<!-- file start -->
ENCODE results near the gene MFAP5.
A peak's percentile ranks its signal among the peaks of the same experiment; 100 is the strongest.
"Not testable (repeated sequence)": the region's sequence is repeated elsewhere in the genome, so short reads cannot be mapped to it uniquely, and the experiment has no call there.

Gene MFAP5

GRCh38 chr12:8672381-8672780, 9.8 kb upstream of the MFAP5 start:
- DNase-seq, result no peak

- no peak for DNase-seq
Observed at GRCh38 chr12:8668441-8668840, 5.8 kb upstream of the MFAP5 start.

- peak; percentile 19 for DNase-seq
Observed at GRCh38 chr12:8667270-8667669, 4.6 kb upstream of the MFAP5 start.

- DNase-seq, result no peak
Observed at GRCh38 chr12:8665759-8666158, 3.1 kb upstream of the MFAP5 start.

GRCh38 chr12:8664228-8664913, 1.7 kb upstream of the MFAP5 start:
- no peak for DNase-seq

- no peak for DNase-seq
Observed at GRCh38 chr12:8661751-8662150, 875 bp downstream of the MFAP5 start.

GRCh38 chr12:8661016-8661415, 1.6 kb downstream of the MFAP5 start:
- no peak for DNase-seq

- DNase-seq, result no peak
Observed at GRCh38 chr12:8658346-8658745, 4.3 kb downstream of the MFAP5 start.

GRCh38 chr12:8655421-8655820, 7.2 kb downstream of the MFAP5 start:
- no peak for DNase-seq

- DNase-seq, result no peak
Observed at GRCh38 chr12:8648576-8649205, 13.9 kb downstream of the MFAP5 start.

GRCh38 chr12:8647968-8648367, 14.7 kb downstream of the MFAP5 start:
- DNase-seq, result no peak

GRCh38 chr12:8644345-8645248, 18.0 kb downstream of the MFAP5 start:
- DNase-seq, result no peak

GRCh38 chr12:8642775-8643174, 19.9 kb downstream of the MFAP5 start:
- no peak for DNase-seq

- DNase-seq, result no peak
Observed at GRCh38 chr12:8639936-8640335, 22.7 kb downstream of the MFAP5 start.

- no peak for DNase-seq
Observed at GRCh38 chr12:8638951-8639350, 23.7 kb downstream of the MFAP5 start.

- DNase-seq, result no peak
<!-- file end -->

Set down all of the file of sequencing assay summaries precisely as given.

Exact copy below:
ENCODE results near the gene MFAP5.
A peak's percentile ranks its signal among the peaks of the same experiment; 100 is the strongest.
"Not testable (repeated sequence)": the region's sequence is repeated elsewhere in the genome, so short reads cannot be mapped to it uniquely, and the experiment has no call there.

Gene MFAP5

GRCh38 chr12:8672381-8672780, 9.8 kb upstream of the MFAP5 start:
- DNase-seq, result no peak

- no peak for DNase-seq
Observed at GRCh38 chr12:8668441-8668840, 5.8 kb upstream of the MFAP5 start.

- peak; percentile 19 for DNase-seq
Observed at GRCh38 chr12:8667270-8667669, 4.6 kb upstream of the MFAP5 start.

- DNase-seq, result no peak
Observed at GRCh38 chr12:8665759-8666158, 3.1 kb upstream of the MFAP5 start.

GRCh38 chr12:8664228-8664913, 1.7 kb upstream of the MFAP5 start:
- no peak for DNase-seq

- no peak for DNase-seq
Observed at GRCh38 chr12:8661751-8662150, 875 bp downstream of the MFAP5 start.

GRCh38 chr12:8661016-8661415, 1.6 kb downstream of the MFAP5 start:
- no peak for DNase-seq

- DNase-seq, result no peak
Observed at GRCh38 chr12:8658346-8658745, 4.3 kb downstream of the MFAP5 start.

GRCh38 chr12:8655421-8655820, 7.2 kb downstream of the MFAP5 start:
- no peak for DNase-seq

- DNase-seq, result no peak
Observed at GRCh38 chr12:8648576-8649205, 13.9 kb downstream of the MFAP5 start.

GRCh38 chr12:8647968-8648367, 14.7 kb downstream of the MFAP5 start:
- DNase-seq, result no peak

GRCh38 chr12:8644345-8645248, 18.0 kb downstream of the MFAP5 start:
- DNase-seq, result no peak

GRCh38 chr12:8642775-8643174, 19.9 kb downstream of the MFAP5 start:
- no peak for DNase-seq

- DNase-seq, result no peak
Observed at GRCh38 chr12:8639936-8640335, 22.7 kb downstream of the MFAP5 start.

- no peak for DNase-seq
Observed at GRCh38 chr12:8638951-8639350, 23.7 kb downstream of the MFAP5 start.

- DNase-seq, result no peak